She had four boys, you see, and somewhere in the mother’s natural act of giving, of emptying the best of herself to others, and somewhere in the child’s nature of craving constantly more, and that multiplied by four, she found herself in the habit of last. Her alarm clock rang extra early so she could stuff lunchboxes to send us out the door. Her evenings were forever devoted not to hobbies nor friendships nor time with the feet up and the remote in hand, but solely to shopping for mountains of groceries and whipping those into something delicious–in short, shoveling food into the abyss of teenage stomachs.
Somehow she still managed to smile, loved to smile, actually, and perhaps could be contented with nothing more simple than a Sunday afternoon spent grilling with her growing men around her, a sunshine moment of blue skies, smoky brats, and background football—and finally, finally some time spent all together.
She suffered through our sarcasm and indifference, alone in the house without female sympathy, cut off from girlfriends by ruthless itineraries of practices, open gyms, and games, of sideline hand-wringing and nights crying over a son’s careless comment.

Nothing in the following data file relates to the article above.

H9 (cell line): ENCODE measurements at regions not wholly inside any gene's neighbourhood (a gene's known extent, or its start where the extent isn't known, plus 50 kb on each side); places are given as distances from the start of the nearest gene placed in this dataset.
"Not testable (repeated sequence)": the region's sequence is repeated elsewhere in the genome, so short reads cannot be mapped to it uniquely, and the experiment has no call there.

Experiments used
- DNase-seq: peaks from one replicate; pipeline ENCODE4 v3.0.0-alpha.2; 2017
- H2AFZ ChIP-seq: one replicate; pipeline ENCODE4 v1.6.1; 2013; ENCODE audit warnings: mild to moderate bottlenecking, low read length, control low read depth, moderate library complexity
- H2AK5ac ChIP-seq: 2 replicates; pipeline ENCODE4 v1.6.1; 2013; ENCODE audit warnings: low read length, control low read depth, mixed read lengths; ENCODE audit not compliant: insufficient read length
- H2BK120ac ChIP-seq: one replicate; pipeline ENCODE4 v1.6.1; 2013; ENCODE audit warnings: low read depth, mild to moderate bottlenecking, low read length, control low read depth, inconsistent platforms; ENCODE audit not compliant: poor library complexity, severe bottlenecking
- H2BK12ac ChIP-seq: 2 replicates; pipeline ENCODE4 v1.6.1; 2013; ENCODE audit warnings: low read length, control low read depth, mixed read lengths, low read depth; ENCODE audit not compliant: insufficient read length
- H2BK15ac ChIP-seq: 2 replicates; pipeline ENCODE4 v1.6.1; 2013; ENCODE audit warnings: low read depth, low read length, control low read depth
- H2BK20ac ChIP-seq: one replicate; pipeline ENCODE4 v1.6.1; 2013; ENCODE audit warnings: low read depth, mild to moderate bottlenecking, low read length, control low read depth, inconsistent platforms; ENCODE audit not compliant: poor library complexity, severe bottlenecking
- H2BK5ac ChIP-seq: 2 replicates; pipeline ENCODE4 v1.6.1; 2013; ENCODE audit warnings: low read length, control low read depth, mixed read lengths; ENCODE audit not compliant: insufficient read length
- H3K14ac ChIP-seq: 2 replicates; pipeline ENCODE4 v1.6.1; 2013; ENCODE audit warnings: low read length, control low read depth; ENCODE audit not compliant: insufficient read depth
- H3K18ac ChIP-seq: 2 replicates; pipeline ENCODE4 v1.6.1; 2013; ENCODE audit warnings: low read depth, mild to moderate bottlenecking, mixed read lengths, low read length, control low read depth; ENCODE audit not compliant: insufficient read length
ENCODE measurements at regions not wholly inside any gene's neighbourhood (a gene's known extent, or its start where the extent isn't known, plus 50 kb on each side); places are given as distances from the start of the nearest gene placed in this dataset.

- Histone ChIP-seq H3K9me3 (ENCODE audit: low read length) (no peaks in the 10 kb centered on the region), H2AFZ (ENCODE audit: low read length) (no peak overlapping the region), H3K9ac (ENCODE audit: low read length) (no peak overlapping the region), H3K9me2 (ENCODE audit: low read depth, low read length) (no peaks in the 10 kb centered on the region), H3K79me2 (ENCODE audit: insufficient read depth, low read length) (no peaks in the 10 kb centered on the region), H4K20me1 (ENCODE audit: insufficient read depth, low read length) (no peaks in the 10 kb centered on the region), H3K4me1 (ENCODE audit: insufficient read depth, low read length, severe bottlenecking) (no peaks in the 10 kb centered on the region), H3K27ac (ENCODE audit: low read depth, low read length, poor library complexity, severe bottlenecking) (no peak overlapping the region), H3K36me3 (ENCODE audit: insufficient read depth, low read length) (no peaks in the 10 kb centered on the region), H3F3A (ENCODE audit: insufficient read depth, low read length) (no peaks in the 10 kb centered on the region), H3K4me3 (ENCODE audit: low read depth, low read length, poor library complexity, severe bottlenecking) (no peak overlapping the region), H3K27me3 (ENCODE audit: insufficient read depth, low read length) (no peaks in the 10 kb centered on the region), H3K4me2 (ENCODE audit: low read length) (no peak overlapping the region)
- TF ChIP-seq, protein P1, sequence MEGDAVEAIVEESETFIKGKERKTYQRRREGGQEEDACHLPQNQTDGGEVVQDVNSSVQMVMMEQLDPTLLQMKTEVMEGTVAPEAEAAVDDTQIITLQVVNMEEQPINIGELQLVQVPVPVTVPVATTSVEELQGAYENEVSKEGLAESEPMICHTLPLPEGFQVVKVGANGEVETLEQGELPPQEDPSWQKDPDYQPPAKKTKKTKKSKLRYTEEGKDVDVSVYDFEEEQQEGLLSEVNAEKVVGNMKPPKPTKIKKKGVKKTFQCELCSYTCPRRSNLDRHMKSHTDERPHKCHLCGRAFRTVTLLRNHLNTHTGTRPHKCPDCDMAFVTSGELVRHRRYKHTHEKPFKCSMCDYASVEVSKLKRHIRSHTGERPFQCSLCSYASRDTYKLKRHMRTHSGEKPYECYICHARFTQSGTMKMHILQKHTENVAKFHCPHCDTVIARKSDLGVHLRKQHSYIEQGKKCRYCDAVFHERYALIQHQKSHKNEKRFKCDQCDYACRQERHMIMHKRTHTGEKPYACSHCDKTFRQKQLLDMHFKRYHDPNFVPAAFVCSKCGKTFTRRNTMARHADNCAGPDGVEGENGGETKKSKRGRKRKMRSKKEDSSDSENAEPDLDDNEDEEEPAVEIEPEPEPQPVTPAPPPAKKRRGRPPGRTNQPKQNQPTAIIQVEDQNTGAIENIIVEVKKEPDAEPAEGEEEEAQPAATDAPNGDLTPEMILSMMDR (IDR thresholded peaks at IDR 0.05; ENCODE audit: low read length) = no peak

I must have been sleeping meanwhile. I don’t know how she survived.
When I said I wanted to enlist, she drenched her anxiety in a healthy dose of the Psalms, asked if I was sure, and told me again to go explore. She suffered through my years in the Army, and my brother’s stint in the Marines. She slogged through sixteen months of her sons in combat zones, four of those with the two of us no more than two hours apart—only scorching roads and hidden explosives and raging Fallujah between her offspring half the world away. I wonder now how many times she fumbled through mailbox contents hoping for a letter home.
I wonder now how she spoke to my brothers at home while we were away.
One year she bought a pool table for her birthday. Maybe she worried I was spending too many nights at the riverfront bars with subpar cues and sketchy friendships and returning too many midnights smelling of cigarettes and frustration.
More likely, she just wanted a few more moments with a son she knew would be leaving home soon.